U.S. OPEN: Olympic Club famous for those who just missed winning

SAN FRANCISCO – The Olympic Club has hosted four previous U.S. Opens. Each has been decided by a single stroke or in a playoff. They all have been historic, mostly for who didn’t win.
In 1955, Ben Hogan was trying to win this major for the fifth time, which would have left him with one more than Willie Anderson, Bobby Jones or Jack Nicklaus on the all-time list. There are those who contend he really has a handful anyway, since he won what was considered to be an unofficial Open during World War II. But we digress.
When Hogan finished, NBC actually went off the air announcing him as the winner. Oops. Journeyman Jack Fleck, using a new set of Hogan irons, then birdied two of the final four holes for a closing 3-under-par 67 to tie for first at 287. In the playoff, he was ahead by three after 10. But the margin was one by the time they reached 18. Hogan hit his drive into the rough and made a double-bogey 6. Fleck, who didn’t break 80 in any of his practice rounds, parred to win by three.
He would win one other PGA Tour event, five years later. But he did win the 1977 PGA Senior Championship. And Hogan’s last major title would remain the 1953 British Open, which completed his Triple Crown that year.
In 1966, Arnold Palmer was going for his eighth major, and second Open. And it looked like he was going to do it, after shooting a 32 on the front nine of his final 18 to take a seven-shot lead over Billy Casper. But he came home in 39, and Casper caught him with a 32 of his own on the back.
In the playoff, Palmer was once again ahead at the turn, this time by two. But he made bogeys at the 11th, 14th and 15th. Then he doubled 16. With a 69, Casper _ who had won the 1959 Open at Winged Foot _ won by four. In 1970, he added the Masters to his resume.
For Palmer, it was his third Open playoff loss in five years. And, as it turns out, the 1964 Masters would be his last major title. By the way, a 19-year-old local amateur named Johnny Miller, who had signed up for caddie duty before qualifying _ tied for eighth. Seven years later, he closed with that 63 at Oakmont to claim the trophy.
In 1987, nice guy Scott Simpson held off Stanford product and eight-time major winner Tom Watson, who had been trying to make it nine since collecting his fifth British Open four years earlier. Watson was up by one going into the final day before bogeying three of the first five holes.
Simpson opened with a birdie but bogeyed three of the next four. Watson moved in front with birds at 8 and 9. Simpson, after seven consecutive pars, drew even with a bird at 14. Then, playing in the next-to-last group, he went in front for keeps with a bird at the par-5 16th, which Watson parred.
Simpson got up-and-down out of a bunker to save par at 17, where Watson also had to scramble for his 4. Simpson nearly birdied 18 from 45 feet. Watson, after spinning his wedge approach back onto the front collar, came up inches short on a 35-footer to tie. So the 1983 British Open would remain his last big-time moment, although he did nearly pull off an all-timer 22 years later in Scotland at the age of 59.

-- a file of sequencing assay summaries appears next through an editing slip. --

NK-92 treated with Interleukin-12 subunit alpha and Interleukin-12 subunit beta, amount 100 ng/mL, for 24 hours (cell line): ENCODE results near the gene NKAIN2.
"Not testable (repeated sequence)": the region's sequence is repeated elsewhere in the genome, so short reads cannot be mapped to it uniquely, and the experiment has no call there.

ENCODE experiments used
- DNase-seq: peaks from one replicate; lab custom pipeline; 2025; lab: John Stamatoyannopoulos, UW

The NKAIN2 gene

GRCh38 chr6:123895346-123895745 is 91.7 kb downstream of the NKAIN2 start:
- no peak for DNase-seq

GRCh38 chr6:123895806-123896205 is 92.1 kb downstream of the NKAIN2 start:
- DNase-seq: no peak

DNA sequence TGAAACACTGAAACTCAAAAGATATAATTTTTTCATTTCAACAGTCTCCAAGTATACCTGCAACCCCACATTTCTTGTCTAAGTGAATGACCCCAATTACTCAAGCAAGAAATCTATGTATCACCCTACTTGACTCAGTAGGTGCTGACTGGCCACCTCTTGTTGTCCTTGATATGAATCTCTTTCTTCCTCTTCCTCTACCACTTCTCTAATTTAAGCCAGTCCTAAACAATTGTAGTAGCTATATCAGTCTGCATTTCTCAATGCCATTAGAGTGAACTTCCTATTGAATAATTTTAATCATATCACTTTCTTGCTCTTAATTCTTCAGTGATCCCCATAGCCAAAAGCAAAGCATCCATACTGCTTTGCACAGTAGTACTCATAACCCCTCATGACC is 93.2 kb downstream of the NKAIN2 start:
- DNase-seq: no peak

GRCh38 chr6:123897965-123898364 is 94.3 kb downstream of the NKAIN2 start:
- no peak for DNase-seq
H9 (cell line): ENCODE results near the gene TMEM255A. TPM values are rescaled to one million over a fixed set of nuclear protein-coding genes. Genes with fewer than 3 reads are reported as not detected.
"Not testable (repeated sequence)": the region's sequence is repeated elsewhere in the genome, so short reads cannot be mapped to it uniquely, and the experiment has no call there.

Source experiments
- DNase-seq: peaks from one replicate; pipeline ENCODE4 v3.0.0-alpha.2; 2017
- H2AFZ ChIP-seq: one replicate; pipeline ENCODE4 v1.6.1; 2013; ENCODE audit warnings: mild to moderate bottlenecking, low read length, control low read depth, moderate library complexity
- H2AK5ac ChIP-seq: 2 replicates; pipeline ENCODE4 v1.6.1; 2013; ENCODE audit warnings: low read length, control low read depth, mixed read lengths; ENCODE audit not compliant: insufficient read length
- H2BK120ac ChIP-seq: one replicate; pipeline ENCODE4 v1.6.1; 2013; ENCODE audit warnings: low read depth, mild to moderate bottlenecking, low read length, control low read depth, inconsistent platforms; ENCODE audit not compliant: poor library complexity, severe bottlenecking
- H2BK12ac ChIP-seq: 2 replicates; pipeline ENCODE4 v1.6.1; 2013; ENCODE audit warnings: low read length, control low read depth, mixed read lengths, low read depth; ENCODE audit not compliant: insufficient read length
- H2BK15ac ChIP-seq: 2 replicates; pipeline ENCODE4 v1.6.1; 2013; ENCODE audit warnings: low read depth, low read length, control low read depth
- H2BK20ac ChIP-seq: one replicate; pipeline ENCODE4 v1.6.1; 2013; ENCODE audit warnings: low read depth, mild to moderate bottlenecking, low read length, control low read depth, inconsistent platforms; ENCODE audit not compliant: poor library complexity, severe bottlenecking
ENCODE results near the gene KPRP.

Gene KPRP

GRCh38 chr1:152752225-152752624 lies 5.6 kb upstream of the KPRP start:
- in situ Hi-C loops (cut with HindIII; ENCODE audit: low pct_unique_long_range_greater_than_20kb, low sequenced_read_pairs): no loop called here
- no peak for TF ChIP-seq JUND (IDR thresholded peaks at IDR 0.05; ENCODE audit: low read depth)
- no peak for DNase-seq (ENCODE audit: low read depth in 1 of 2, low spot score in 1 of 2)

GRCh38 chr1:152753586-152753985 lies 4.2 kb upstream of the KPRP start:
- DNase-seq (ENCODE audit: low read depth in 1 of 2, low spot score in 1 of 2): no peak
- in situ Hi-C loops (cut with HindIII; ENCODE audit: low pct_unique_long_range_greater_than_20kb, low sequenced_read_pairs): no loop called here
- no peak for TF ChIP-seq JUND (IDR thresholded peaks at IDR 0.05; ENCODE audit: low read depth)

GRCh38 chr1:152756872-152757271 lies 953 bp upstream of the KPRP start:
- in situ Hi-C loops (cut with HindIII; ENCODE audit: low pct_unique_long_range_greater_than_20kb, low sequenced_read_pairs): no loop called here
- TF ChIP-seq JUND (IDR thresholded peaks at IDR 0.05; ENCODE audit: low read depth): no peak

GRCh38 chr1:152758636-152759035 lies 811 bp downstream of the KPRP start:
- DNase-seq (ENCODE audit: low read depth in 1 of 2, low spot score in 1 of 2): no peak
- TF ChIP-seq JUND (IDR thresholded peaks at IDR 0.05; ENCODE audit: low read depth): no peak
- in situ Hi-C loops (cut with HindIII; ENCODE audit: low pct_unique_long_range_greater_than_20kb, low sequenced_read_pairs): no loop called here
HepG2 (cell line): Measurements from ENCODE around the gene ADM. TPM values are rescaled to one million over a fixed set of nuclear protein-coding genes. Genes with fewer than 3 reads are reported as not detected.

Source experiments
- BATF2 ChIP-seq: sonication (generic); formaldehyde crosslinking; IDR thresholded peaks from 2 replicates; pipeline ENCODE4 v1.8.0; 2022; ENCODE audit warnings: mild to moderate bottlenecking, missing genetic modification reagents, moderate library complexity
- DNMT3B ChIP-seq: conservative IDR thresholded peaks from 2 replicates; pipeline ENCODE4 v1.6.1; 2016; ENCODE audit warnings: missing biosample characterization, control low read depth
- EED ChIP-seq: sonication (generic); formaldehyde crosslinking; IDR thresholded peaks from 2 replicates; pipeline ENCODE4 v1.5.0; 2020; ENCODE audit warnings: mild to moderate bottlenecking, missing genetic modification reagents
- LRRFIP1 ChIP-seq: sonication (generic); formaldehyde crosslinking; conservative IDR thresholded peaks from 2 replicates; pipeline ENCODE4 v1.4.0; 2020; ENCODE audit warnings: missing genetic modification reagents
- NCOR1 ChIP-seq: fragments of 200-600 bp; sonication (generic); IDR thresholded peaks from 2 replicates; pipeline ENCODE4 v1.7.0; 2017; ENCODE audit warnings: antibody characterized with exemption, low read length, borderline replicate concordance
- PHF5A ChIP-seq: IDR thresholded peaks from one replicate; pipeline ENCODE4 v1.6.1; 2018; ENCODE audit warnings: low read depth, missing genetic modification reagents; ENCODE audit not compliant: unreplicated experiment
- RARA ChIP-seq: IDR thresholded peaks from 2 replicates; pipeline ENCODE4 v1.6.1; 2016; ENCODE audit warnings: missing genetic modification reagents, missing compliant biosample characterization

The closest Simpson ever came again was 1991, when he squandered a late lead in regulation and again in the playoff against Payne Stewart in the Open at Hazeltine.
Speaking of Stewart, in 1998, he led by four through 54. But he closed with a 74, opening the way for 1993 champion (at Baltusrol) Lee Janzen to get another. Janzen’s 68 left him one in front of Stewart, who couldn’t convert a tricky birdie attempt at the last. When Janzen won five years earlier, Stewart finished second, that time by two.
What many folks remember most about 1998 was the hole location at 18 on Friday, where Stewart missed an eight-foot birdie putt and wound up with a 25-footer coming back (which he also missed). But the following June, Stewart would get his third major (to go along with his 1989 PGA Championship) by sinking an indelible 20-foot par putt on the 72nd hole at Pinehurst No. 2 to beat Phil Mickelson. Five months later, Stewart was among the victims of a private airplane tragedy.
This week, another story line will play out. Tiger Woods has won two of his three Opens on the West Coast. He has finished second in majors to Zach Johnson, Y.E. Yang, Michael Campbell and Trevor Immelman.
NOTE: Padraig Harrington, Angel Cabrera, Lucas Glover, Stewart Cink, Y.E. Yang, Phil Mickelson, Graeme McDowell, Louis Oosthuizen, Martin Kaymer, Charl Schwartzel, Rory McIlroy, Darren Clarke, Keegan Bradley and Bubba Watson.
For better or worse, that’s what the golf world has become since Tiger Woods went on this prolonged sabbatical. The last 14 majors have produced as many different winners. Only three had ever won one before. It’s the longest streak since there were 15 consecutive different winners starting with the 1994 PGA (Nick Price) and going through the 1998 U.S. Open (Lee Janzen). Of that group, nine had never won a major before. Seven haven’t won another, with the exceptions being Woods (1997 Masters) and Mark O’Meara (1998 Masters). And O’Meara added only one more, at the ’98 PGA Championship.

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